2. I also want to find out the CAR (CFR) related to each of the UNEF Ferrets that were renumbered in Sinai to UNEF numbers (as in photo above). So far only 2 have both numbers showing. This is to answer questions but also to match up surviving vehicles with photos and history. The United Nations Archives have been unable to help. 

 
IN MEMORY OF THOSE CANADIANS KILLED IN FERRETS WHILE ON DUTY
UNEF FATALITY IN FERRETS
Lieutenant C.C. Van Straubenzee, LdSH(RC) was killed when his Ferret rolled in soft sand
UNFICYP FATALITY
Trooper J. H. Campbell UNFICYP in Cyprus. His Ferret swerved to avoid an old woman and her flock of sheep on a narrow mountain road and went over a 12 foot embankment
 

UNITS KNOWN TO HAVE USED FERRETS IN THE CANADIAN ARMY AND CANADIAN ARMED FORCES

Not in order of precedence, and the list may not be complete. Corrections and additions are welcomed. Interestingly, in the opposite of the normal trend for military vehicles where they first go to the Regular Army and then when replaced go to the Reserves, the Ferret was first issued to Militia units (i.e. Reserve Army) and then were recalled and then issued to the Regular Army.

  1. 17th Duke of York’s Royal Canadian Hussars (in Quebec)   (7th Reconnaissance Regiment) (Militia, mid-1950s)
  2. British Columbia Dragoons (9th Reconnaissance Regiment) (Militia, mid-1950s)
  3. The Prince Edward Island Regiment (17th Reconnaissance Regiment) (Militia, mid-1950s)
  4. Lord Strathcona Horse (Royal Canadians)
  5. Royal Canadian Dragoons (RCD)
  6. 8th Canadian Hussars (8CH)
  7. Fort Garry Horse (FGH)
  8. 12e Regiment Blindee Canadien (12e RBC)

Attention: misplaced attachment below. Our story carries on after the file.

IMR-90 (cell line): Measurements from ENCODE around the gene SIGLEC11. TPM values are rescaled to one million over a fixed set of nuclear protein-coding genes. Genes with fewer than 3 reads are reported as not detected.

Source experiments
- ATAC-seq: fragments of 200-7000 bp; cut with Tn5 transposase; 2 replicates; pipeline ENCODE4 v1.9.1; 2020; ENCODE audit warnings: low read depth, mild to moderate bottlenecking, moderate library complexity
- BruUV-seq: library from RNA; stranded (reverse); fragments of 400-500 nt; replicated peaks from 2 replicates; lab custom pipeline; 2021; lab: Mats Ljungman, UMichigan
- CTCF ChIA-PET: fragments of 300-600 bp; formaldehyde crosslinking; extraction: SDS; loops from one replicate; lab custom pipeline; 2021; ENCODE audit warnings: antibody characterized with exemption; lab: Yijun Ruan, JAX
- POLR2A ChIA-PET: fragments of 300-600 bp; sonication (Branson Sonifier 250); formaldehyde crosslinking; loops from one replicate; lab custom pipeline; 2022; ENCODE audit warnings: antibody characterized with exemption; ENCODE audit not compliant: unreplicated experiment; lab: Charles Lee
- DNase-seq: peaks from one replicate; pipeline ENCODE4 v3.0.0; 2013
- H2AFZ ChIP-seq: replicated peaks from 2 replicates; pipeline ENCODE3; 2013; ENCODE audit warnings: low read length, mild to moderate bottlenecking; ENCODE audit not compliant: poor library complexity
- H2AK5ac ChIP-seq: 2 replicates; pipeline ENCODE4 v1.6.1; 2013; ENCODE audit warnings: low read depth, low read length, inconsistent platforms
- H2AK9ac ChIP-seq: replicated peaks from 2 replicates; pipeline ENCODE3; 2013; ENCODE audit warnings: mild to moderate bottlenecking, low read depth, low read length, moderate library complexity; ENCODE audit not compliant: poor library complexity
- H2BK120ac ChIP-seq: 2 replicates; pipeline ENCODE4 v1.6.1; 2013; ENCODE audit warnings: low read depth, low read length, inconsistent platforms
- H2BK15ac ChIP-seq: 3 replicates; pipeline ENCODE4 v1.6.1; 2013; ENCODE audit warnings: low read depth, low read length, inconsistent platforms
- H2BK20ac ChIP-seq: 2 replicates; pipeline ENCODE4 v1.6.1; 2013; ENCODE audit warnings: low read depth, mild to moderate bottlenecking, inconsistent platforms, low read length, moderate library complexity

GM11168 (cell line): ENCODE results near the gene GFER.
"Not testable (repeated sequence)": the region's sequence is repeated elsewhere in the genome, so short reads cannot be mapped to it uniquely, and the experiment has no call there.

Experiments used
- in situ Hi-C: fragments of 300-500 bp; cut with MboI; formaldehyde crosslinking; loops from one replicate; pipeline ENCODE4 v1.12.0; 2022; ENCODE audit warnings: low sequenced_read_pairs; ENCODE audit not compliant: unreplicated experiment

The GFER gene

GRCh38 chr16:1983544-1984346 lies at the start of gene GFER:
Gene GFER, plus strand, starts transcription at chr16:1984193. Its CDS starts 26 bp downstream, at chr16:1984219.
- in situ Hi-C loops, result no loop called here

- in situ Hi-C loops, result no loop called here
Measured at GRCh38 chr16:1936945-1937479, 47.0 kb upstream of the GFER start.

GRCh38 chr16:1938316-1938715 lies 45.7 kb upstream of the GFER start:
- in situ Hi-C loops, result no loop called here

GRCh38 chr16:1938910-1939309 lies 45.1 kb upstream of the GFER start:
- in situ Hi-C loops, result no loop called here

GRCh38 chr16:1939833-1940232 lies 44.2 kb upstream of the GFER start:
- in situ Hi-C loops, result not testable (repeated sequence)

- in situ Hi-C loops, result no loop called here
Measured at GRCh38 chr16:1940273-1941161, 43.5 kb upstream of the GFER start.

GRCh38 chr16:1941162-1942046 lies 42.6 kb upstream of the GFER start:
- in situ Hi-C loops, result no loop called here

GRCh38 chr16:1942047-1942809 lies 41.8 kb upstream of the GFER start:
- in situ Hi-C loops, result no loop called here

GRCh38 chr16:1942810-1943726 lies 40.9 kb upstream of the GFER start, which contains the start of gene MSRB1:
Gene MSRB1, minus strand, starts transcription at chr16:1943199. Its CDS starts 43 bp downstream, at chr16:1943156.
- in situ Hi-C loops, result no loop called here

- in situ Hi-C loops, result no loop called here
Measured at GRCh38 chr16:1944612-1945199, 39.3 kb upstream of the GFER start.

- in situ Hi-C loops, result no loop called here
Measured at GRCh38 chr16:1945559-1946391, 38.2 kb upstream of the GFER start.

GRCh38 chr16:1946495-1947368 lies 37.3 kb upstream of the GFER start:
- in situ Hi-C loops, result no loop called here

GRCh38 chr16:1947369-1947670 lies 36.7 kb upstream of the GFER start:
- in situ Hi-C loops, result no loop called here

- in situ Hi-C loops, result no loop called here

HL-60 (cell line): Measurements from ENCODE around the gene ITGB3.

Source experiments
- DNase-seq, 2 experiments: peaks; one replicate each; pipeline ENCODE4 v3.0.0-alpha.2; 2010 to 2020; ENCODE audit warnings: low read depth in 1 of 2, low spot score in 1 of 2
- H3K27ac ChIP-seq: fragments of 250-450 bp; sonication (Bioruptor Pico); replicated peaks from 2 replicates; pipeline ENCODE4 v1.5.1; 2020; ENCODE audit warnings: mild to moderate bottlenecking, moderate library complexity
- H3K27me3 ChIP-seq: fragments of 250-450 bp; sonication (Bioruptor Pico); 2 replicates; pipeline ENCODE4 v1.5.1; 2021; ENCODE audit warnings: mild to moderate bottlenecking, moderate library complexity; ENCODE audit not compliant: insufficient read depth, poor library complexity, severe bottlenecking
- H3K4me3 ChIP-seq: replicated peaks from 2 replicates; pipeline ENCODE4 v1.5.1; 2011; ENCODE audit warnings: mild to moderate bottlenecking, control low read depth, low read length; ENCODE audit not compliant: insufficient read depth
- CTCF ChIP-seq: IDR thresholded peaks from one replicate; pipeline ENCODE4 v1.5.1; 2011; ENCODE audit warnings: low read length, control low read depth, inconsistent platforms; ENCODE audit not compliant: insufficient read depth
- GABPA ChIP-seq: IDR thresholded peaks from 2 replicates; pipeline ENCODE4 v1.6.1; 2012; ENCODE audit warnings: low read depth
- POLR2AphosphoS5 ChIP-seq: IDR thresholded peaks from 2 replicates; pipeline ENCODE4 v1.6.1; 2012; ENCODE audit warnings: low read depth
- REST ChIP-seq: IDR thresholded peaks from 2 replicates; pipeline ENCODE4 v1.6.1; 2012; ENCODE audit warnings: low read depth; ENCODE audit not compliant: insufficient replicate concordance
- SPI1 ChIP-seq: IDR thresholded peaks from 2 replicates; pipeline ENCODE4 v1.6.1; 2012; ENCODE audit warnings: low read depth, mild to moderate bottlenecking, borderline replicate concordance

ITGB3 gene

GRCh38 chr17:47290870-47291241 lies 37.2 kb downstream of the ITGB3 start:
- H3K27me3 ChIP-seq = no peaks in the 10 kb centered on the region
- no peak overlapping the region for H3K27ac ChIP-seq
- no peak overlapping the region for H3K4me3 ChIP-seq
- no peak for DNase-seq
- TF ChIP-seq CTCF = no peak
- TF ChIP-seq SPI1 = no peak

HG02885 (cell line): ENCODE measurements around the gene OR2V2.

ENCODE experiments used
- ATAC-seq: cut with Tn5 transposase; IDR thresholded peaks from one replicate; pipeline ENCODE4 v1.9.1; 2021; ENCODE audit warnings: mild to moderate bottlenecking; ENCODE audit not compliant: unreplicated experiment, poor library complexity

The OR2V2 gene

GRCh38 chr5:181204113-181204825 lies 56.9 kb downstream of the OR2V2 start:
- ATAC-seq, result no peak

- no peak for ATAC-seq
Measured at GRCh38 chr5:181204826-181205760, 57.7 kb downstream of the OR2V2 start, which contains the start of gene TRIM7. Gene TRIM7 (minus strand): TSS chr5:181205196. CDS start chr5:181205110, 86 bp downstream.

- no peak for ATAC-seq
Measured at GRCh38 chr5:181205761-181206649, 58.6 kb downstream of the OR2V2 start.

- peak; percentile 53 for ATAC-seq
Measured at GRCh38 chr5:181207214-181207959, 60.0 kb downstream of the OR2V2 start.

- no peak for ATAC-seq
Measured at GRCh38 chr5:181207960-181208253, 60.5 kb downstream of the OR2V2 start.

9. Armour School (Borden) Combat Arms School (Camp Borden then moved to CFB Gagetown)
  10. Nanaimo Camp (in BC – 1 Ferret for training – ref. Brigadier Herb Hamm 2007 April)

CANADIAN FERRETS IN SERVICE IN CANADA

 

 

 

 

Ferret 54-82587 with ENTAC
Ferret 54-82587 with ENTAC

Ferret 54-82587 fitted with four ENTAC anti-tank missiles. The CAR is painted above the starboard driver’s window. This vehicle was sold surplus out of Calgary in April 1981 and probably went to the USA (though likely the above launchers were removed years before this.) – Colin Stevens’ collection.

 

Ferret with Radiacmeter for Gamma Survey Nuclear Biological and Chemical Warfare (NBCW) (Canadian Army Journal April 1958 V XII No2 p13)
Ferret with Radiacmeter for Gamma Survey Nuclear Biological and Chemical Warfare (NBCW) (Canadian Army Journal April 1958 V XII No2 p13)
Ferret Scout Car Mark I and Centurion tank in illustration for Nuclear Warfare Gamma Radiation survey of a nuclear battlefield. Canadian Army Journal April 1958 Vol XII No 2 p13

Canada purchased 124 Ferret Mk. I Scout Cars in 1954. In 1981 May 22, the official Canadian Forces’ disposition of these was as follows:

DISPOSITION OF CANADIAN FERRETSQUANTITY
Hard Targets (i.e. Shot up on the target ranges)23
Museum 4
CADC 1 (declared) [i.e. sold surplus through Crown Assets Disposal Corporation – first batch)74
Funeral vehicle1
CADC (sold) [Second batch sold surplus]10
Monument10
Scrap (1975)1
Disposition N/K (see Note)1
TOTAL 124
NOTES: “CFR 54-82596 was listed in 1959 printout at RCD (Royal Canadian Dragoons) but not listed in Dec 65 printout.” (1981 report Officially 99 survived, with 23 shot up as targets, 1 scrapped and 1 burned. However apparently at least three were rescued from going to the target ranges at CFB Shilo.REFERENCE: Official Canadian Armed Forces document 1981-05-22

 

In reality the distribution varied from this plan. 9 of those “sold” went to the Ontario Regiment Museum. Museums receiving a Ferret included the Canadian War Museum, CFB Borden and Fort Knox. In reality some “Hard Target” designated Ferrets were saved and went to museums (e.g. CFB Gagetown has three, and the Historical Troop of the LdSH(RC) have 4, though some of those are ex-British Army. A number of Ferrets were saved from the target ranges or rusty oblivion as monuments by various means.